From The Postage Stamps of J&K Simplified by Dawson & Smythies, pp 6-8.
The First Period issues of 1866-67 saw use in both Jammu and Kashmir. Early in 1866 Maharaja Ranbir Singh ordered that three postal dies were to be engraved at Jammu under the superintendence of Wazir Zorawar, Treasury Officer, and postage stamps printed therefrom and issued on 11 jeţh 1923 ~ 23 May 1866, but two covers are known dated 25 March 1866. The postage rates were at the same time revised as follows: For letters weighing in the range 0-to-¼ tola require ½a in Imperial currency. For ¼-to-1 tola require 1 anna, and for each additional tola, 1 anna.
The three dies were separately engraved on brass; they are all very nearly truly circular in shape, measuring about 23.5 mm in diameter. Inside a double-lined circle are inscriptions in Dogri and Persian, enclosing a sun with rays, containing the figure of value. The ½a value is shown by three vertical strokes, the one on the left being curved and the two on the right straight. The 1a has a vertical stroke standing upon a horizontal curved line, and the 4a shows a single vertical stroke. [Copyist’s note: The authors had these last two assignments interchanged according to the received understandings of the day.] Immediately above the figure of value is the first letter of the four-letter Dogri inscription, reading from left to right ḍāk Jamū ~ Post Jammu. To the left of the Dogri inscription starts the Persian inscription reading counterclockwise, top of letters outward: Qalmrū riyāsat Sarkār Jammūn-Kashmir 1923 ~ Government of the State of Jammu-Kashmir 1866, where the date reads left to right.
The stamps were struck in watercolour on medium to thick shiny native-made paper, often described as “native laid”, but it is not true laid in any sense of the term. The stamps were cancelled with the brick-red Srinagar and Leh seals, or the magenta Jammu seal, and were used in both Provinces.
The standard colors for 1866 were: grey-black for ½a and ultramarine and Royal-blue for both the 1a and 4a denominations. The very first printings of the 1a and 4a stamps were so very much brighter in shade than the rest that they have been given the description Royal-blue in Séfi and Mortimer’s book. They were apparently only in use for one month and are very rare.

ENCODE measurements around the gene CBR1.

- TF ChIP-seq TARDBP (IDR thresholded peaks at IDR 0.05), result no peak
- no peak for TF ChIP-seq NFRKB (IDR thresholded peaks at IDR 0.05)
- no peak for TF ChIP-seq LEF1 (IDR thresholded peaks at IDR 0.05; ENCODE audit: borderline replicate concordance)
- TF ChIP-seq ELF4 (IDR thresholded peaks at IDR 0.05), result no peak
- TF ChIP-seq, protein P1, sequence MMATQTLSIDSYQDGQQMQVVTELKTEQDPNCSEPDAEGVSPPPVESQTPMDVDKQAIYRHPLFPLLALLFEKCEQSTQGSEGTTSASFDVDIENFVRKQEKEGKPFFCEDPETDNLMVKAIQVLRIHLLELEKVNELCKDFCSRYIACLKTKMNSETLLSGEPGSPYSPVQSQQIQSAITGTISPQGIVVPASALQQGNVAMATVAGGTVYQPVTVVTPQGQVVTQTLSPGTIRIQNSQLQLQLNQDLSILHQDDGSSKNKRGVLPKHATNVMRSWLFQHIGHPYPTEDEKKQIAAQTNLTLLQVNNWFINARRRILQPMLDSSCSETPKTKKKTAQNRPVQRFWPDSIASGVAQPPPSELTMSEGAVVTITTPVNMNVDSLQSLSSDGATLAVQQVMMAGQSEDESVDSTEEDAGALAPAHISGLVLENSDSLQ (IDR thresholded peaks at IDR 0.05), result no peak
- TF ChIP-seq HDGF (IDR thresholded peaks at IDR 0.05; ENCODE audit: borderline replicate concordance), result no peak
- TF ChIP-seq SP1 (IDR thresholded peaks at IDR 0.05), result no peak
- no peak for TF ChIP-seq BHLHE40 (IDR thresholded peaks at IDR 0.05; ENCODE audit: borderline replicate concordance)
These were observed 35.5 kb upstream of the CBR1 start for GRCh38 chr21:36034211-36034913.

[Copyist’s note: What follows below the scan is a paragraph expressing the authors’ puzzlement about the denominations, where we must retain their mistaken assignments for the course of it. Their reference to “part of an original letter” is to the piece shown below. With thanks to Tony Mac Gillycuddy for the image.]
The 4a [read 1a throughout this paragraph, ed.] is not nearly as rare as the 1a [read 4a, ed.] It is found in singles and pairs on very light-weight letters that scarcely needed even a 1a stamp, nor is there any evidence of such letters having been registered. We have seen part of an original letter with two pairs of these ultramarine circulars with magneta postmarks. One pair consists of 4a stamps, while the other pair is the 1a value, but faked before use to appear as two 4a by the addition of a curved line in chinese-white below the stroke of the value, thus converting the 1 into 4, and, incidentally, making an extremely rare cut-square pair of 1 annas appear as a (philatelically) far commoner pair of 4 annas! The original dispatcher defrauded the post offices of six annas by his handiwork, and created a unique piece for the subsequent philatelist. But why is small entire (weighing much less than 1 tola) should require 16 annas worth of postage stamps is altogether inexplicable. [Copyist’s note: The Persian at the upper left reads 3 tola.]
Four other varieties of the 1a and 4a denominations appeared, the grey-blacks in 1866 and the indigos in 1867. No satisfactory explanation for the printing of the grey-blackss has been offered. The 4a is not known used and it is very rare unused. The 1a is known both used and unused but is very rare in both Provinces.
The 4a indigo is very distinctive in colour. It was undoubtedly issued, as several used copies are known, though only two unused. Séfi and Mortimer state that a 1a indigo was also issued, though they say that it is “the rarest of all watercolour circulars” and that no unused specimen is known. There was no copy in the Ferrari-Hind collection, which contained three used specimens of the 4a indigo. Three specimens of the 4a on letters are illustrated in their handbook, but not a single one of the 1a, and we rather doubt if a 1a companion to the 4a indigo really was printed. The 4a is known on a letter together with two 1a red Jammu rectangulars of 1870 or later.
The preceding items were the only circular stamps issued in both Provinces. It was very soon decided to issue separate stamps, rectangular in shape, for Jammu and Kashmir.
In the specimen book of the engraver, Rahat Ju, Captain Godfrey found a proof of a large circular stamp, 31 mm in diameter. In the centre is a large and many-rayed sun with a human face, surrounded by a broad band bearing inscriptions in (i) Dogri kakal zaruri, (ii) Persian khatt zaruri, and (iii) Shastri awashakka pattar. The first two mean ‘urgent letter’, while no translation of the third has been forthcoming. The stamp bears no value and appears to have been a special delivery stamp placed upon urgent and important official documents. It is extremely rare and has not been found cancelled.